Lund & GucciHighWaters Excite Larimer Lounge


Emery Davis


“Blackbird don’t need a reason to go fly. //Nobody wonders why he gets so high.”

With a max capacity of about 75 people, the Larimer Lounge is easily one of the most intimate venues in Denver. On Feb. 23, Larimer Lounge hosted a lowkey concert, brought to Denver by musicians Cory Wells, Guardin, Lund and GucciHighWaters. Only those with a very specific taste in music attended the show, which managed to sell out the venue. Most of the songs were based on very real life experiences, along with the aftermath of said experiences.

As a shorter person at this venue, timeliness is everything. Getting to small venues early is important, as it can determine the outcome of your experience. If you don’t get there early enough, your view will be compromised, possibly for the entirety of the show. Of course, not everybody is there for views of artists, but to feel the music with like-minded individuals. Though I had difficulty seeing, the venue’s welcoming vibes and performer’s talents made up for it.

The artists who performed at the show were all from a very specific side of music. To put it simply: they were from the alternative neighborhood of today’s music. The lyrics and vibes of the artists were rather brooding sounding and somewhat angry. Of course, since it was in such a small venue, the energy was very closely shared between attendees. 

A common theme at this specific concert was the subject matter in their songs. Every artist wrote their lyrics straight from their hearts, creating a cohesive bond between bands and audience members. The first act, Cory Wells, is not what you’d expect him to look like. His music is generally pretty standard, raw-voiced punk, which at some climaxes of songs, is met by powerful screaming, guaranteed to shock the audience every time. Yet, the appearance of Wells is similar to that of a stereotypical Oregon-based hipster: a basic beanie, a large acoustic guitar, a fine mustache and a loose comfort shirt paired with a nice pair of jeans. Even if his appearance didn’t match his music’s sound, the words flowed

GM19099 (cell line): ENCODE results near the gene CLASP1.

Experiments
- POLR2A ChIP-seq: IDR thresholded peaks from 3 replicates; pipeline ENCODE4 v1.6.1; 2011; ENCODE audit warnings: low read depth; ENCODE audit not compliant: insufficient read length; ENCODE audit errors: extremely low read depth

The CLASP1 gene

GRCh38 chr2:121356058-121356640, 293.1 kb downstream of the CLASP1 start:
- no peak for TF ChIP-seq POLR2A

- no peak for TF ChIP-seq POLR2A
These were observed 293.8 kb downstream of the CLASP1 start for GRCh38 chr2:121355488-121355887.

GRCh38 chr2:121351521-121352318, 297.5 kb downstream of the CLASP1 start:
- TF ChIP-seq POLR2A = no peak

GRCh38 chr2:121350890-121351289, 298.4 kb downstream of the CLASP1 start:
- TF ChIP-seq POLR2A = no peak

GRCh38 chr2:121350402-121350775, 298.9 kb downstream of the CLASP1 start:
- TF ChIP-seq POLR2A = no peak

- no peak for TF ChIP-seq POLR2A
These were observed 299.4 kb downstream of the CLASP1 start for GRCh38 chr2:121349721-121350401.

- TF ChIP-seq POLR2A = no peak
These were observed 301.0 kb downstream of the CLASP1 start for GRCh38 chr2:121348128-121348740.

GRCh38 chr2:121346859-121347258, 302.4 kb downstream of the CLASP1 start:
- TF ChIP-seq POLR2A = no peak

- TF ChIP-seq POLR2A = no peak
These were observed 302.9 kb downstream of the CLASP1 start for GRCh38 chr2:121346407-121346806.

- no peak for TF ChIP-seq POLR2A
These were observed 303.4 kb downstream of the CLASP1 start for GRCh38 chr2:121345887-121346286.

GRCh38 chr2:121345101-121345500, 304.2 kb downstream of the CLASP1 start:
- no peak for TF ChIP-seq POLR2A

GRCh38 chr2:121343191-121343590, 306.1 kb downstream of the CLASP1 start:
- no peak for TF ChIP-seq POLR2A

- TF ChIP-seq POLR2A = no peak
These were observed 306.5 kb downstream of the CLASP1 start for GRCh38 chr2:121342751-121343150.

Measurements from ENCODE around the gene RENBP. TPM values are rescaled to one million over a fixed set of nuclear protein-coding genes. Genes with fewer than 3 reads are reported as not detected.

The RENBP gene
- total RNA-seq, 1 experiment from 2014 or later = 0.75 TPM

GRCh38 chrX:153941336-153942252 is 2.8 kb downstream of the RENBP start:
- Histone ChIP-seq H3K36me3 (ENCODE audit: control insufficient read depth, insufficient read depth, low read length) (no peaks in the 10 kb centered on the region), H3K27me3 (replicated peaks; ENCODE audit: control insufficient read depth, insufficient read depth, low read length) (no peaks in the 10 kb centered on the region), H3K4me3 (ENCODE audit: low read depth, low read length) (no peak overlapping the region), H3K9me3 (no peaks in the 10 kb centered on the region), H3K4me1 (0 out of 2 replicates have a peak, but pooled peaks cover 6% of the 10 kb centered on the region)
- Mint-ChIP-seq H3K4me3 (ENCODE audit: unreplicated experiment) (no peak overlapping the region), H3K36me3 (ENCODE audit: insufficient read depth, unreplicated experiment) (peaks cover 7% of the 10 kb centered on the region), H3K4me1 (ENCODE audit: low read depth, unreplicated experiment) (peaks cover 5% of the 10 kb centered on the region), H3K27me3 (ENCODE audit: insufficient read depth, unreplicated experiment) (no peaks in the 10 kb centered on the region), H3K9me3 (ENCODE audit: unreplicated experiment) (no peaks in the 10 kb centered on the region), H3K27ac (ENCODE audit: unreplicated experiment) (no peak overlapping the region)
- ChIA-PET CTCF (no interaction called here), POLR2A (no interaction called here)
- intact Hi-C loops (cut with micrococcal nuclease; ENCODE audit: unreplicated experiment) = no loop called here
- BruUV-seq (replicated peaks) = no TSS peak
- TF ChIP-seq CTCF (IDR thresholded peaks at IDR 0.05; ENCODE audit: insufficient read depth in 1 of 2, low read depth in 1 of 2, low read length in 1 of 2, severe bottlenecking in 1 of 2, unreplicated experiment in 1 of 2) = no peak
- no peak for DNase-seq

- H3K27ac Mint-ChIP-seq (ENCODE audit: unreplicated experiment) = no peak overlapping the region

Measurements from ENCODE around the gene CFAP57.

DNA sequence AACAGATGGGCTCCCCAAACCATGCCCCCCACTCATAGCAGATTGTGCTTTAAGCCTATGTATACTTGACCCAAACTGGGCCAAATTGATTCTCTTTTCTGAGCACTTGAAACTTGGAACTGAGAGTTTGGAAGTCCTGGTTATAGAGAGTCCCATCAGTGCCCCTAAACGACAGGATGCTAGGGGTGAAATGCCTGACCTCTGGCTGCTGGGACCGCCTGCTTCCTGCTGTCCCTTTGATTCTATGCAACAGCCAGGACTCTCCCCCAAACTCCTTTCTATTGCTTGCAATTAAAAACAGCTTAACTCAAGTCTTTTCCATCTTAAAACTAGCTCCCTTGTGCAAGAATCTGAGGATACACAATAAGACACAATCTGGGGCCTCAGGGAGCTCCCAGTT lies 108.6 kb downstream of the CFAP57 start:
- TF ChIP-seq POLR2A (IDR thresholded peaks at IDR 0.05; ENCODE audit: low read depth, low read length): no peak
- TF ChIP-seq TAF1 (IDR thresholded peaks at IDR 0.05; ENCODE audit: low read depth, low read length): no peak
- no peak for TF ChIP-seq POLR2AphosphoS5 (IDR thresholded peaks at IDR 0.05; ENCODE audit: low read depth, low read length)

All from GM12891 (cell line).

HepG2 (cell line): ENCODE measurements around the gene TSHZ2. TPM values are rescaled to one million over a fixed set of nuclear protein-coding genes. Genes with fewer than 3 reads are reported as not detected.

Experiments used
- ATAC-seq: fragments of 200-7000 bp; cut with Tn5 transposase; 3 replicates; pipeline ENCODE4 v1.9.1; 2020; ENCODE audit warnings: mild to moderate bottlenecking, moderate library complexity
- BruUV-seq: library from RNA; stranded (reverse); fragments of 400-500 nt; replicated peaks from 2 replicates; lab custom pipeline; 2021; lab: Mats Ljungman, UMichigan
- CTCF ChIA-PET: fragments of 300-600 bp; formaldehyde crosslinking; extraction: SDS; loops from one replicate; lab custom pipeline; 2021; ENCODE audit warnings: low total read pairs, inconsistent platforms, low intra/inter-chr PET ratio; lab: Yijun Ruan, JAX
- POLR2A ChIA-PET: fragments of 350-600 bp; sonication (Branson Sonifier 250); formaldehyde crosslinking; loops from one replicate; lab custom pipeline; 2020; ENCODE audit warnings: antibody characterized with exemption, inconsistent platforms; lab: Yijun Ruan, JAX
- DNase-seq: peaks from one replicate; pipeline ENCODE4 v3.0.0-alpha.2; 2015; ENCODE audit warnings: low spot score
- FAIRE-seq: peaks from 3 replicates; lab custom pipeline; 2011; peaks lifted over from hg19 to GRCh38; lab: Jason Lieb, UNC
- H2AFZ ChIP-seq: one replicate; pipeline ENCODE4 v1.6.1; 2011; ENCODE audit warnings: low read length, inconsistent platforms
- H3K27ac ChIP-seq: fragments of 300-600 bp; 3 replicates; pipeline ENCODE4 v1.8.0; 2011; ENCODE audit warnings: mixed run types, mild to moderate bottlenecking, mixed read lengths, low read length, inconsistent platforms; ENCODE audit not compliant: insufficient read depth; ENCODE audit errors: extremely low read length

Guardin plays his well-known song, “I Think You’re Really Cool”

beautifully with his style of music.

The last time hip-hop artist Guardin stopped in Denver for a show was Feb. 26, 2019, as an opening act for the Gnash. As someone who has seen him the past two times he’s played here, he’s changed immensely, both mentally and musically. In an interview conducted with him after the first concert, I recall him telling me, “I didn’t realize my social anxiety would be a problem. I was really nervous to start the tour. But after we played the first show, I fell in love with touring.” 

Seeing him play now, he’s grown a copious amount, and can play in front of any group of people. Not only was Guardin a spectacular performer, but was like a friend to his viewers, rather than a celebrity. He

conversed with the audience and even held a small meet and greet after the show, free of cost along with Lund.

Lund, one of the headliners of the show was absolutely the climax of the concert. Not a single soul in the crowd was still while he was on the stage. Lund largely stressed energy and wanted everybody to move. Surely enough, the audience complied and used all of their energy during his set to dance, jump, and scream the words together. 

The most popular song amongst concert attendees was by Lund, especially works from his album “Blackbird.” The album, stylized as “BlkBird,” was an album Lund built on dedication, which he claimed “saved my life.” 

Lund showed a great deal of gratitude towards fans for boosting his unusual music, which is not the norm for the radio. As many could see, Lund is passionate about his work and cares very deeply for those who support him in the music industry.

GucciHighWaters was the final act for the night, who brought a different kind of energy to the stage. His music was more angry than sad, unlike the other artists whose songs seemed full of hurting emotions, channeled into hopeful lyrics. The music of GucciHighWaters seemed much more brooding and somewhat filled with regretful vibes. Though some of his songs were dark and blue, there were of course some bangers he played, which featured other artists who had played earlier that night. Some songs were upbeat and drove the crowd crazy, while others were more of a breather, giving the audience time to focus on the music and connect with GucciHighWaters.

Though tiny venues can be difficult to party in, smaller concerts do have their perks. The benefit of seeing lesser known artists perform is the intimacy and connection felt throughout the room. Everybody there wants the same thing: to enjoy the music they truly love. Meeting artists, no matter how big or small in the industry, is quite a different experience. After they leave the stage, finally everybody realizes that, in the end, they’re just a person with valid feelings and emotions.